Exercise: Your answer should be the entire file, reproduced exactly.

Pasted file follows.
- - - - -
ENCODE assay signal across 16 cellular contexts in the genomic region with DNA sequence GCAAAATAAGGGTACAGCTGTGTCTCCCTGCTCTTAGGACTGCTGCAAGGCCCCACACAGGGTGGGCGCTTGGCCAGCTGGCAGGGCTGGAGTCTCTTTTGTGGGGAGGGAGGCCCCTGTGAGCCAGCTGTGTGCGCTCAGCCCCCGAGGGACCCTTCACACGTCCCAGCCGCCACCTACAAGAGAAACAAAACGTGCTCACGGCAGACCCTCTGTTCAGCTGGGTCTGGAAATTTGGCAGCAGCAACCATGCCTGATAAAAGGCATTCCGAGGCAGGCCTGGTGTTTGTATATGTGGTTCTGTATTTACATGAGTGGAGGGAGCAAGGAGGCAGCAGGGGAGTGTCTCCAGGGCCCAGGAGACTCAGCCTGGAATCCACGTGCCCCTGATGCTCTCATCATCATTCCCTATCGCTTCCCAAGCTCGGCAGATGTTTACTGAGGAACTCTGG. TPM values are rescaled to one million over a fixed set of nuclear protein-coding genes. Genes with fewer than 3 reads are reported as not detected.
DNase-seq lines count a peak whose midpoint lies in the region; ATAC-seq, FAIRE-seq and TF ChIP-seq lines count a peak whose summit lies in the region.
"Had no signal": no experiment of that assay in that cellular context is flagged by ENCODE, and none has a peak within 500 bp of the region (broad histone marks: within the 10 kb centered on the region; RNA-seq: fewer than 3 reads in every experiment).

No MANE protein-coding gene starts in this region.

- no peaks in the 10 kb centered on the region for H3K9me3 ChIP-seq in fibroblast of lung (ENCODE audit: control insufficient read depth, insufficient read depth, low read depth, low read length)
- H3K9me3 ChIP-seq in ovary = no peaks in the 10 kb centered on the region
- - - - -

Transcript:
ENCODE assay signal across 16 cellular contexts in the genomic region with DNA sequence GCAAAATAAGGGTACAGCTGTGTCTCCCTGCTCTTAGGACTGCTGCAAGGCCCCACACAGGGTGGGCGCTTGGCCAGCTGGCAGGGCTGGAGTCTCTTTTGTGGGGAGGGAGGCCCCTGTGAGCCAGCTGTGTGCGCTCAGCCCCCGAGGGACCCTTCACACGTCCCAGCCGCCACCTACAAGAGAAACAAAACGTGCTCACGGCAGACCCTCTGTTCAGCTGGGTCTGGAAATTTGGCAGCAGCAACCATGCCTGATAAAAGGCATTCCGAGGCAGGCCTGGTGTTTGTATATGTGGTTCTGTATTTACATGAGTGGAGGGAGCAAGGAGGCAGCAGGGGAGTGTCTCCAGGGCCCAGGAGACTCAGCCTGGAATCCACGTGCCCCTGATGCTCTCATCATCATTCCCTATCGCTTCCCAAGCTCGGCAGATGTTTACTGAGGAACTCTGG. TPM values are rescaled to one million over a fixed set of nuclear protein-coding genes. Genes with fewer than 3 reads are reported as not detected.
DNase-seq lines count a peak whose midpoint lies in the region; ATAC-seq, FAIRE-seq and TF ChIP-seq lines count a peak whose summit lies in the region.
"Had no signal": no experiment of that assay in that cellular context is flagged by ENCODE, and none has a peak within 500 bp of the region (broad histone marks: within the 10 kb centered on the region; RNA-seq: fewer than 3 reads in every experiment).

No MANE protein-coding gene starts in this region.

- no peaks in the 10 kb centered on the region for H3K9me3 ChIP-seq in fibroblast of lung (ENCODE audit: control insufficient read depth, insufficient read depth, low read depth, low read length)
- H3K9me3 ChIP-seq in ovary = no peaks in the 10 kb centered on the region